The Antarctic, one of the last, unspoiled parts of the natural world, will, like the Amazon, face man's destructive onslaught unless states take action quickly.
Winter ice deposits that form on top of Arctic rivers and provide crucial water for ecosystems in the summer are melting far earlier with each successive year.
The changes in the region are so significant they will have implications across the globe
We are hearing more and more about stress, and threats to the Arctic, but not so much about Antarctica.
"Rapid changes in the eastern Arctic Ocean, which allow more heat from the ocean interior to reach the bottom of sea ice, are making it more sensitive to climate changes," said researcher Igor Polyakov.
An international study involving scientists from British Antarctic Survey (BAS) has debunked the popular view that Antarctica and the Southern Ocean are in a much better environmental shape than the rest of the world.
March 22 (UPI) -- Earth's combined polar sea ice extent -- the total sea ice coverage on both the planet's poles -- hit a record low in March.
March 23 (UPI) -- Vast herds of caribou roaming the barren tundra are among the most iconic images of Arctic wildlife. But today, most of the world's barren-ground caribou and reindeer herds are on the decline.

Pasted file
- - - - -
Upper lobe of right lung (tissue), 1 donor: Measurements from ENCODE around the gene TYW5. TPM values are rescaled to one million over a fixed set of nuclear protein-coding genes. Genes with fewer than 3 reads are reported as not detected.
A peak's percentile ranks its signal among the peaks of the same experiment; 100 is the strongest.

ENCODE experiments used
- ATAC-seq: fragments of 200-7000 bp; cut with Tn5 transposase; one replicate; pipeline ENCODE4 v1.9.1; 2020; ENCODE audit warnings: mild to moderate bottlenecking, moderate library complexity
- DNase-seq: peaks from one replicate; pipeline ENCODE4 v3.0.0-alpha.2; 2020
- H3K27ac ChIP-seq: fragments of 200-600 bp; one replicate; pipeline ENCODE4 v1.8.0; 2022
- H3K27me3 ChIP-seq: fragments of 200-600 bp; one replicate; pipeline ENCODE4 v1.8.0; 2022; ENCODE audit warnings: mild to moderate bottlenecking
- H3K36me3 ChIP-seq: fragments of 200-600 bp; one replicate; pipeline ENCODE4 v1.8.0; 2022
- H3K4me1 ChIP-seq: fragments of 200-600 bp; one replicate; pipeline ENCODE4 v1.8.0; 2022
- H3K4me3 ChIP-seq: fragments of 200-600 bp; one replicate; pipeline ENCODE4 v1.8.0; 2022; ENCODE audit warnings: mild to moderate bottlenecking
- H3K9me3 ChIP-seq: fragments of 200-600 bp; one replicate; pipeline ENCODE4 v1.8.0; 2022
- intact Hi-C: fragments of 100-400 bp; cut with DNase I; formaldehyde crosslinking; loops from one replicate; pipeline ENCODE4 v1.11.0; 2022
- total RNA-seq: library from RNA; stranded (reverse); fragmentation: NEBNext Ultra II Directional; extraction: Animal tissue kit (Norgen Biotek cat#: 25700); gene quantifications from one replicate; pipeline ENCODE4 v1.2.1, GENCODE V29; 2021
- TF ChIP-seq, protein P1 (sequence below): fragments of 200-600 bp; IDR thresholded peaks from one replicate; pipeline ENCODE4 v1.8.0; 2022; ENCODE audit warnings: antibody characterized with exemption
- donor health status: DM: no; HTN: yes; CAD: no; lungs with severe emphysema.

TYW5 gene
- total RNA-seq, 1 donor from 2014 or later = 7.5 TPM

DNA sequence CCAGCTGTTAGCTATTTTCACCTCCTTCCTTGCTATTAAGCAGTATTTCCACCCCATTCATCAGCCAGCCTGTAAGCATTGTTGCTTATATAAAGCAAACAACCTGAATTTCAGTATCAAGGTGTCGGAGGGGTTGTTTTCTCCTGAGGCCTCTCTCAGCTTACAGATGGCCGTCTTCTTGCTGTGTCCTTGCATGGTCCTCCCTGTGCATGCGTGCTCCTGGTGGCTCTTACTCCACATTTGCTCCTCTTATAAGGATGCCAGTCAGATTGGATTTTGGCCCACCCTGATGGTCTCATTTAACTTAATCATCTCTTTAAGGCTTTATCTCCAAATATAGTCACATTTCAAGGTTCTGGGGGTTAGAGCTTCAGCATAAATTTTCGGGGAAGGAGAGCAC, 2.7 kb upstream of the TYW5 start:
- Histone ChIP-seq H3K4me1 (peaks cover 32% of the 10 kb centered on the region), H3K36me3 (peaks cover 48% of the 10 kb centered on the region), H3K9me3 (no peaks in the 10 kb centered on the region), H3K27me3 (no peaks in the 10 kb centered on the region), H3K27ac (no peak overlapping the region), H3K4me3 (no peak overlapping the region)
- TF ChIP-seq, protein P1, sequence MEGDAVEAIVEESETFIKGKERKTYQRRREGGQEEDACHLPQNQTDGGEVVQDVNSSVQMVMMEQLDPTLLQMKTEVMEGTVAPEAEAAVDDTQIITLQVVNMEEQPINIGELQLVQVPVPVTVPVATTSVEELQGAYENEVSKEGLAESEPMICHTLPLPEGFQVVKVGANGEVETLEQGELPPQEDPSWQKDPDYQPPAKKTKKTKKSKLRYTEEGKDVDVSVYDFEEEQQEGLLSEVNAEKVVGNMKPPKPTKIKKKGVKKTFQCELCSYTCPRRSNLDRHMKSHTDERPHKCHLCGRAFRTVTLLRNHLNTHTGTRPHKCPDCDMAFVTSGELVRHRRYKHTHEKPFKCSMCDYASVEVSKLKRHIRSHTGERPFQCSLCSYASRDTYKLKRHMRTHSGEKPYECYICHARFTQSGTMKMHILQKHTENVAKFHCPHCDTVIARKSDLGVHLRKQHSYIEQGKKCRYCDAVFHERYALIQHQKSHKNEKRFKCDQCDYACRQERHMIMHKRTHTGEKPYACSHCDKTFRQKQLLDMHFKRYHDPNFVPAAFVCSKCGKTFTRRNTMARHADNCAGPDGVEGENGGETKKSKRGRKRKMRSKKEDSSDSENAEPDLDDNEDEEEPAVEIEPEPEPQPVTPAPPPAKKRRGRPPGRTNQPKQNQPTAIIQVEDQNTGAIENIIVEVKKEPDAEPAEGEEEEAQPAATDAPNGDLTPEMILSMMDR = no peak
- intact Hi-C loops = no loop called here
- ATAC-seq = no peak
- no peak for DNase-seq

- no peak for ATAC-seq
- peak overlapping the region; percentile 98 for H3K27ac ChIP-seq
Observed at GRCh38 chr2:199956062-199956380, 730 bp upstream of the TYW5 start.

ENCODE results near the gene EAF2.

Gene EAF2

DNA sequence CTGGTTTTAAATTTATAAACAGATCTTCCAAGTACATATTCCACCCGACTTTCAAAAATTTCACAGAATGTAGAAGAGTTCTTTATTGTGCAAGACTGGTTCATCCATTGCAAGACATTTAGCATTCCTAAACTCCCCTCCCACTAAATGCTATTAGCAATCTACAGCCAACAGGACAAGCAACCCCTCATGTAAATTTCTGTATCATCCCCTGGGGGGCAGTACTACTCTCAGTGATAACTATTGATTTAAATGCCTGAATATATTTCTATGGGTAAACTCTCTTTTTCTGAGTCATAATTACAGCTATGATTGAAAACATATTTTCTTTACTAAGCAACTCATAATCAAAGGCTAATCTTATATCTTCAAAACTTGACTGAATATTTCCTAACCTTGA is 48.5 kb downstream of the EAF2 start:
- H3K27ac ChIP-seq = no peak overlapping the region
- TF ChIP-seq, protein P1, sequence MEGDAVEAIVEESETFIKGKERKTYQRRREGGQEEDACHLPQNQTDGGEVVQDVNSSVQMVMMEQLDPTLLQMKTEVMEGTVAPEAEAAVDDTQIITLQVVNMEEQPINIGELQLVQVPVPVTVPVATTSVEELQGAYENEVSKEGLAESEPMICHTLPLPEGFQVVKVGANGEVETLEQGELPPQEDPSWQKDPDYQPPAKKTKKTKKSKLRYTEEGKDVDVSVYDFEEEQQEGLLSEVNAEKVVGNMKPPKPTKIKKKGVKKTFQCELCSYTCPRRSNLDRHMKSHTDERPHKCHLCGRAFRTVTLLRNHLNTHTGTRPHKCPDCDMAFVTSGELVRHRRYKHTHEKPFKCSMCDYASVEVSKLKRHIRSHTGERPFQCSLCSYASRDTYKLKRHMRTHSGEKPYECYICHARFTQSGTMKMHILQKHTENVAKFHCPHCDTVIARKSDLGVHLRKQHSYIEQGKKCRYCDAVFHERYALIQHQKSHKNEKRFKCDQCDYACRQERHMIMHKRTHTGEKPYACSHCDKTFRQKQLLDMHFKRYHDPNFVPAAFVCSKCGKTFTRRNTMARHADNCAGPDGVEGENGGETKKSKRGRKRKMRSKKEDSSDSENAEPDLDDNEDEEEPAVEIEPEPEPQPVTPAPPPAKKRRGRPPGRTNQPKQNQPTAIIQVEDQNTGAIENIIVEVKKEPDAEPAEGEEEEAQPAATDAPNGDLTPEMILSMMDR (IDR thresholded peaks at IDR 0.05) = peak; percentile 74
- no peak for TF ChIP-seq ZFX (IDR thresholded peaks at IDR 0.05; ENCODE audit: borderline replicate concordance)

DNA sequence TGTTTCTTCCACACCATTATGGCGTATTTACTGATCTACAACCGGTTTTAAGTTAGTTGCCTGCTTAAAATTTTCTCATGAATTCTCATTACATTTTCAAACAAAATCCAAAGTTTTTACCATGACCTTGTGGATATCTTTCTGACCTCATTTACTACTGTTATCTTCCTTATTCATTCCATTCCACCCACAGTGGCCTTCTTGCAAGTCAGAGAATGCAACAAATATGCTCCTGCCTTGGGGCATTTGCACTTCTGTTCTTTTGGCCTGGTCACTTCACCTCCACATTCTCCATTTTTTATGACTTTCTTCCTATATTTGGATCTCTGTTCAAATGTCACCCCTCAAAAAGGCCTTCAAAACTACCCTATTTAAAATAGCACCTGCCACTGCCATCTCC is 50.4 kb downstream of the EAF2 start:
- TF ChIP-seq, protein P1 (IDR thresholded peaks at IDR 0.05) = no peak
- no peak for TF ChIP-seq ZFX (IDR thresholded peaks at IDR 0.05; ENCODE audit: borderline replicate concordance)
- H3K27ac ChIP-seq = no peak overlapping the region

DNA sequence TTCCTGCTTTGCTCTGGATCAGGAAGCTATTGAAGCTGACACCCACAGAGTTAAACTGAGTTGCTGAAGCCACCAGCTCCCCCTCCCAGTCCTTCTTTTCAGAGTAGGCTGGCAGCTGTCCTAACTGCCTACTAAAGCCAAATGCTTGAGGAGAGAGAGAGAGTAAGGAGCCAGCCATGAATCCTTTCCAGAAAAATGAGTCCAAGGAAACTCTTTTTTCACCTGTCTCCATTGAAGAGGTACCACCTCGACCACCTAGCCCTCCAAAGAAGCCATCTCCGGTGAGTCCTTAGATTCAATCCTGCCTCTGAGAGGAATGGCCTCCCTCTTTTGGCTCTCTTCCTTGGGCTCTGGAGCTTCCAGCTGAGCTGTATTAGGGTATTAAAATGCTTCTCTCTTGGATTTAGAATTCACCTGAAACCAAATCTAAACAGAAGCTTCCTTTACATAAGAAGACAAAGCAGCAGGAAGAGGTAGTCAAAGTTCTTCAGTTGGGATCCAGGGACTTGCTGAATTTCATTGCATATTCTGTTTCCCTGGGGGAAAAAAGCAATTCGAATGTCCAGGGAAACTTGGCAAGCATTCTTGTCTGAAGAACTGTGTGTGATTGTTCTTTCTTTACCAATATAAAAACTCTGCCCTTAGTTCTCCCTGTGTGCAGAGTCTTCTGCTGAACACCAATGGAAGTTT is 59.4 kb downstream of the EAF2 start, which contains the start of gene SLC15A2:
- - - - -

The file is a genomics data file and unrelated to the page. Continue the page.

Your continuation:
A consortium of countries are meeting in Iceland, where they hope to strike a deal that protects the newly accessible ecosystem.
Good news for Adélie penguins - the species of Happy Feet fame - as scientists revise their numbers upwards by millions.
The dramatic decline of Arctic sea ice in recent decades is caused by a mixture of global warming and a natural, decades-long atmospheric hot spot over Greenland and the Canadian Arctic.
Is the extraordinary polar bear going the same way as the dodo? A large flightless bird, the dodo was last seen in the 1600s, when it was most likely clubbed on its island home by protein-starved sailors looking for some meat for their cooking pot.
An accelerating crack in the ice shelf known as Larsen C, the fourth largest ice shelf in Antarctica, has grown by 17 miles since the beginning of December, according to multiple news reports, including a recent article in the New York Times.